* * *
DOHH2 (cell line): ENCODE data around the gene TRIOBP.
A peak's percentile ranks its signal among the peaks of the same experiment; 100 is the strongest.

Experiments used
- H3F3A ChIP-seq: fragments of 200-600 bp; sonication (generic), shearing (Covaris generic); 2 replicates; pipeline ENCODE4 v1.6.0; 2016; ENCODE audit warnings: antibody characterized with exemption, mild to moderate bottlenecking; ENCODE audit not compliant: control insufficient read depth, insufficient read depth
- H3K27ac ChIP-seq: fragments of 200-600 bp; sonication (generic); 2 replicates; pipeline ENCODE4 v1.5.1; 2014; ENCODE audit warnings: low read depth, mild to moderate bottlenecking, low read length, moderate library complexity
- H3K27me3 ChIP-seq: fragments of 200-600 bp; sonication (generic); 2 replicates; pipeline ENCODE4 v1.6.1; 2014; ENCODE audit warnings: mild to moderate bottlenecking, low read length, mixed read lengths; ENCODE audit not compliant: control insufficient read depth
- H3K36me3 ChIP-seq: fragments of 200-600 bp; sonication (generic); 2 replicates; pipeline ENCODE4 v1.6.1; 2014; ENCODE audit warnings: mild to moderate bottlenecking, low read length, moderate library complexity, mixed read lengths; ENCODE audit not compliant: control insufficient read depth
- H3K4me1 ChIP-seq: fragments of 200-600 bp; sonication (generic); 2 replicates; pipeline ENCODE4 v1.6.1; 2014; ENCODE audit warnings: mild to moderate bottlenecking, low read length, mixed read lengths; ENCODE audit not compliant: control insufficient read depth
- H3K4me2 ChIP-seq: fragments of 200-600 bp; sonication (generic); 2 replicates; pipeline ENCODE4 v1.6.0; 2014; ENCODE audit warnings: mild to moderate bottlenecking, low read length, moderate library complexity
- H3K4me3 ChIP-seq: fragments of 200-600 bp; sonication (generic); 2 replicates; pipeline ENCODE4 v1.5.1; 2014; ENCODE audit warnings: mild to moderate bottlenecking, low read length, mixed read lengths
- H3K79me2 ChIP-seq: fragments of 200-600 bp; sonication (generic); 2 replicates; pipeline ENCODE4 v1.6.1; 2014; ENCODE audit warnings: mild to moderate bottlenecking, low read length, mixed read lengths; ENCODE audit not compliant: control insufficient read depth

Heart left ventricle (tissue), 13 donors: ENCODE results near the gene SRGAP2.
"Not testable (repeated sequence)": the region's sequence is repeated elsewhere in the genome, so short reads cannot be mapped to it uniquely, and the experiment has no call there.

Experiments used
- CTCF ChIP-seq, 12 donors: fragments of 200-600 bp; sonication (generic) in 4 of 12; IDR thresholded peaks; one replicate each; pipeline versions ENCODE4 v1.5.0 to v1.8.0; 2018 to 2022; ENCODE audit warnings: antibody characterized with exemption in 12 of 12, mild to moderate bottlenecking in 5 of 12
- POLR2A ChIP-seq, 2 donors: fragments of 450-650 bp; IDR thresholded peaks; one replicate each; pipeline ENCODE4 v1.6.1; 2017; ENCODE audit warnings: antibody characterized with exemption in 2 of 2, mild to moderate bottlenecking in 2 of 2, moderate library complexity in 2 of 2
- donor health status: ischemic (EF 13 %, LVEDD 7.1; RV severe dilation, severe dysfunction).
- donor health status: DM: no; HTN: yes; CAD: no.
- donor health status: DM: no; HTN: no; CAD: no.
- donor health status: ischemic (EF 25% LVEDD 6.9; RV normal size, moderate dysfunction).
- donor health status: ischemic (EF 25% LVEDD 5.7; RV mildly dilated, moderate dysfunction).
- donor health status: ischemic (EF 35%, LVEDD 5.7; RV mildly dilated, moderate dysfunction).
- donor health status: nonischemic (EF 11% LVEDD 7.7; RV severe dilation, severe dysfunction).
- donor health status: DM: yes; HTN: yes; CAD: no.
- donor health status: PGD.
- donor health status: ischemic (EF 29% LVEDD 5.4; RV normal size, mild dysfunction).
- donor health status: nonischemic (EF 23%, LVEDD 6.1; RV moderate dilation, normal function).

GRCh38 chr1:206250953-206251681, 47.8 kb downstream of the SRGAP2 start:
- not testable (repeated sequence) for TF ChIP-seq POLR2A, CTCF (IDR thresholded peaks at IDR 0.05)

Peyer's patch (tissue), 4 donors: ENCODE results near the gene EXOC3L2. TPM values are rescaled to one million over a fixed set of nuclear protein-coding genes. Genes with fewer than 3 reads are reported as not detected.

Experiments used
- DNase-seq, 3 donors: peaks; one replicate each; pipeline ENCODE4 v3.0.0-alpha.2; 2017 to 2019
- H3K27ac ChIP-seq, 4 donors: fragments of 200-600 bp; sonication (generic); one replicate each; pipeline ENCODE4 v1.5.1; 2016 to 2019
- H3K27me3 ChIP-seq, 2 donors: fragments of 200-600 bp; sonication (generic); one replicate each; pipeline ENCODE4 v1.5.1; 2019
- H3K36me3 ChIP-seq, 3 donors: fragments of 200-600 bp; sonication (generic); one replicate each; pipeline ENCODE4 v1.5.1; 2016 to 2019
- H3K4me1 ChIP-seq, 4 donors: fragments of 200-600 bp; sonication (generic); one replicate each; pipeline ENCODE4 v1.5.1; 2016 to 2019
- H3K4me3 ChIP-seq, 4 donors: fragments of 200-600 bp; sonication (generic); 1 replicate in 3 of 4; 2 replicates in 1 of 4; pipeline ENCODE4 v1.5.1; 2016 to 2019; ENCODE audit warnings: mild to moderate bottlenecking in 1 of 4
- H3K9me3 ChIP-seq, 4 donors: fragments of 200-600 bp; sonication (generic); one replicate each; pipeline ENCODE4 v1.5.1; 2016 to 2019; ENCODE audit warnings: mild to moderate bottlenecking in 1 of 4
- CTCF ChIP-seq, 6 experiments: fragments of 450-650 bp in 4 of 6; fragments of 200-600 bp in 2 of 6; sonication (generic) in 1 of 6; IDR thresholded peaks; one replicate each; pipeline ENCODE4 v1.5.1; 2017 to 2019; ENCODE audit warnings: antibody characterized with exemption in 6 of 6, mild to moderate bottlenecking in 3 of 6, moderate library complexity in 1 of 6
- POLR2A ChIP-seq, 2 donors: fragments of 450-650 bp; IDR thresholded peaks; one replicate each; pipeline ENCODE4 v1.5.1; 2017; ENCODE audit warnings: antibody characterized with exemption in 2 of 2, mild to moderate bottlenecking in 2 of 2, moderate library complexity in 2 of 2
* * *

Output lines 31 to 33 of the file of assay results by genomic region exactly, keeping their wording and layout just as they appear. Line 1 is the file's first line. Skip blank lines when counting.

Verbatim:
Experiments used
- DNase-seq, 3 donors: peaks; one replicate each; pipeline ENCODE4 v3.0.0-alpha.2; 2017 to 2019
- H3K27ac ChIP-seq, 4 donors: fragments of 200-600 bp; sonication (generic); one replicate each; pipeline ENCODE4 v1.5.1; 2016 to 2019